Ask my mom or my husband: Patience has never been my strong suit. And yet here I am, struggling to wait patiently for results we have a slim hope of achieving. Logan’s weeks have roughly evened out–he has good days, he has a bad day or two. He has a day without meltdowns, he screams and cries for 20 minutes because 8.4 inches of snow in the Twin Cities forced us to cancel an occupational therapy session. “But Fridays I go to OT,” he wailed as I tried to explain why we were going right to daycare. “It’s Friday! Mommy, you made a mistake!”
Mornings, at least, have definitely been a hundred times better. In fact, mornings go so smoothly now that we even have time to actually do the exercises his occupational therapist has been recommending we do daily. Logan even reminds me we need to do his “massages,” which are really designed to eliminate lingering newborn reflexes he still has, the asymmetrical tonic neck reflex (ATNR) and the Moro reflex. Both of these reflexes, present in newborns, usually disappear at about six months of age. Having them still present, as they are in Logan and about 90% of the clients his therapist says she works with, makes several things difficult. Having the ATNR reflex affects visual tracking difficult and hand-eye coordination and makes it hard to establish a dominant hand–contributing to why handwriting and fine motor skills are such a challenge for Logan. The Moro reflex is also called the startle reflex because it causes babies to instinctively throw out their arms when they perceive danger. When this reflex is still present, it causes people to startle more easily, leading to less emotional control.
It all seems to make sense, at least. Like the diet, it will be interesting to see if this has any effect.
We’ve also joined a social skills group, which is a small play group that meets once a week with other autistic kids Logan’s age. That is, kids whose parents suspect autism–none of the others have been tested and diagnosed like Logan.
This always puzzles me. I’m trying not to be judgmental of the other parents, but I can’t figure out why they haven’t pushed for more of a solution with their children. I’m not arguing for constant therapy–there is definitely overdoing it– but the kids in this social skills class aren’t even in any preschool program yet. I asked one of the moms why she keeps her daughter at home, and she said she just didn’t know. Her daughter might have had a hard time with it.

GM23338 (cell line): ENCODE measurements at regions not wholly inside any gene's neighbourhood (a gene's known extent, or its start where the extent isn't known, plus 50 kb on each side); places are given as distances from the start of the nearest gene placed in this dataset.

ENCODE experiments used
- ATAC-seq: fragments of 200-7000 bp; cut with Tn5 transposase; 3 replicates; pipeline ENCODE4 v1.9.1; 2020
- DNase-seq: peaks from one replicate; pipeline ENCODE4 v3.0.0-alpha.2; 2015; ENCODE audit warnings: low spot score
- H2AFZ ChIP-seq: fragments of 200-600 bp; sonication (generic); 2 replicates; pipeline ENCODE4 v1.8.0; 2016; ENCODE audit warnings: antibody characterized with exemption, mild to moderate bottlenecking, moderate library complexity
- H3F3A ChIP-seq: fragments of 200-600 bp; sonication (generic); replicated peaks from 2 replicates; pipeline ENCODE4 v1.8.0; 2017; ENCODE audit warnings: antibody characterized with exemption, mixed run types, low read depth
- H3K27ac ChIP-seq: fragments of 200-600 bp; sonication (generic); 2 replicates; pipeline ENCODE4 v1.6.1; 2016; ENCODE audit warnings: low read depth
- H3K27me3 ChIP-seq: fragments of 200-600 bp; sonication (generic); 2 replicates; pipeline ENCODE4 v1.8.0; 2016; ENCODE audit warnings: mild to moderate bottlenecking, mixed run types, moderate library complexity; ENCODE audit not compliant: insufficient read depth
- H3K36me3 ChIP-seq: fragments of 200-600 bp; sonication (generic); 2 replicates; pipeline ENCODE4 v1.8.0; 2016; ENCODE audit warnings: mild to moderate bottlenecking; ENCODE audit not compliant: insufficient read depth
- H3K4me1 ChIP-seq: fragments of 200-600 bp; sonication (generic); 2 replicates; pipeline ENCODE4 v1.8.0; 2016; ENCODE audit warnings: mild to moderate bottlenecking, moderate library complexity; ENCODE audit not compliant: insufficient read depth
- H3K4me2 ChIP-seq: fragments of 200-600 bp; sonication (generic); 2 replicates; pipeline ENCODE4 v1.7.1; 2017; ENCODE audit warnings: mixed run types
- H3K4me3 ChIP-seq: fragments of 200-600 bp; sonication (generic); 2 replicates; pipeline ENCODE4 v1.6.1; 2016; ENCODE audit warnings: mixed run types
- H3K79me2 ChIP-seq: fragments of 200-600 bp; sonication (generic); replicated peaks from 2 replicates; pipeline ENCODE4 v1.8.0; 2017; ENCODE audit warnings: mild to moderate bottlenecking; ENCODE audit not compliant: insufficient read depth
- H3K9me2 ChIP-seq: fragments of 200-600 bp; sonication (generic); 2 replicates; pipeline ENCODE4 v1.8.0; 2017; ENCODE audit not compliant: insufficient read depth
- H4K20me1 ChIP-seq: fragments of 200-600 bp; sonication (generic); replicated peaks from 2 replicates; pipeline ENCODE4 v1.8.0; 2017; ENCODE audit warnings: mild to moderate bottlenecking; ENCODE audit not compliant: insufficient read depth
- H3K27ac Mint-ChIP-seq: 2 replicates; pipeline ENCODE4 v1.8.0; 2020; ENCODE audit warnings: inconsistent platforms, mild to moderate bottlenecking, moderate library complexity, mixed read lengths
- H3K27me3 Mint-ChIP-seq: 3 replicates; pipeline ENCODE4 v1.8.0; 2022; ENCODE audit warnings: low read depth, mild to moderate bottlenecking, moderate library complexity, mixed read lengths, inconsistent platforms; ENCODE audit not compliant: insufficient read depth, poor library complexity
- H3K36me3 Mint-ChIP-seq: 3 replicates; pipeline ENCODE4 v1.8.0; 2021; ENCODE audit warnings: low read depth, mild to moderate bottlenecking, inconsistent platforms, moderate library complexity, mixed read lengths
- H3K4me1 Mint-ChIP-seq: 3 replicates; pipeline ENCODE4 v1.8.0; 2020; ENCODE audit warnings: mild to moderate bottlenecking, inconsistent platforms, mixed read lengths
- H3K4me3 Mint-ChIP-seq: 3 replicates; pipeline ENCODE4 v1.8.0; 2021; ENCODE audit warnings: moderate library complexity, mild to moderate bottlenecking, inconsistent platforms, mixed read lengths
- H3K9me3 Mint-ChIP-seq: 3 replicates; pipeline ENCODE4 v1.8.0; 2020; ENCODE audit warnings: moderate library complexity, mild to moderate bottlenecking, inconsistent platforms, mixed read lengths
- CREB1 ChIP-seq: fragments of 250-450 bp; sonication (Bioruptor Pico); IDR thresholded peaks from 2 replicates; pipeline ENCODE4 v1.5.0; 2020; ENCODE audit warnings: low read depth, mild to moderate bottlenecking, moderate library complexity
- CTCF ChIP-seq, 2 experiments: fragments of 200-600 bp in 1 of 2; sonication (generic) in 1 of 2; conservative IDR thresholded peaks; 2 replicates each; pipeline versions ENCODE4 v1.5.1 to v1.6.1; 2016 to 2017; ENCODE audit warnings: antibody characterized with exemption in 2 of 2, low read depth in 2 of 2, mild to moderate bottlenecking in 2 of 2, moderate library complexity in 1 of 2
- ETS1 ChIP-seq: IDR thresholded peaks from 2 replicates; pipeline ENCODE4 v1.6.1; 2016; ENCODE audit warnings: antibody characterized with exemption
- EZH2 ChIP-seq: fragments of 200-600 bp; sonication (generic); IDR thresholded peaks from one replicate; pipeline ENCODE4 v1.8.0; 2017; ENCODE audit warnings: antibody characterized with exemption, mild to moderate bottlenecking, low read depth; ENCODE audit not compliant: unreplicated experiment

How is she going to handle kindergarten? I wanted to ask.
It was the same with diet. I asked the other parents if they’d tried the gluten-free diet or casein-free or anything else. They hadn’t. “It seems like a lot of work,” one dad said.
That’s the understatement of the year, I thought.
They were all curious about Logan’s diet. What on earth does he eat if he can’t have wheat, dairy, fruit, rice, beans, sugar?
I get this question a lot.
The truth is while his diet is still hard, it gets easier every week. For example, on a typical day I might pack him scrambled eggs with kale for breakfast; for lunch, leftover grilled chicken slices, steamed broccoli, sauteed cabbage, raw carrots, and almonds; for snack, a pumpkin muffin made from almond flour, coconut flour, and lakanto instead of normal flour and sugar. For dinner, we’ll have fish, asparagus, broccoli, and a salad of baby kale and fermented cabbage and ginger.
Whether it’s working or not is too hard to tell yet, I told the parents at social skills group. But at the very least, he hasn’t had a cold all winter (nor did he have any cavities when he went tot he dentist). It’s completely draining our budget, but I’m still choosing to believe it’s worth it.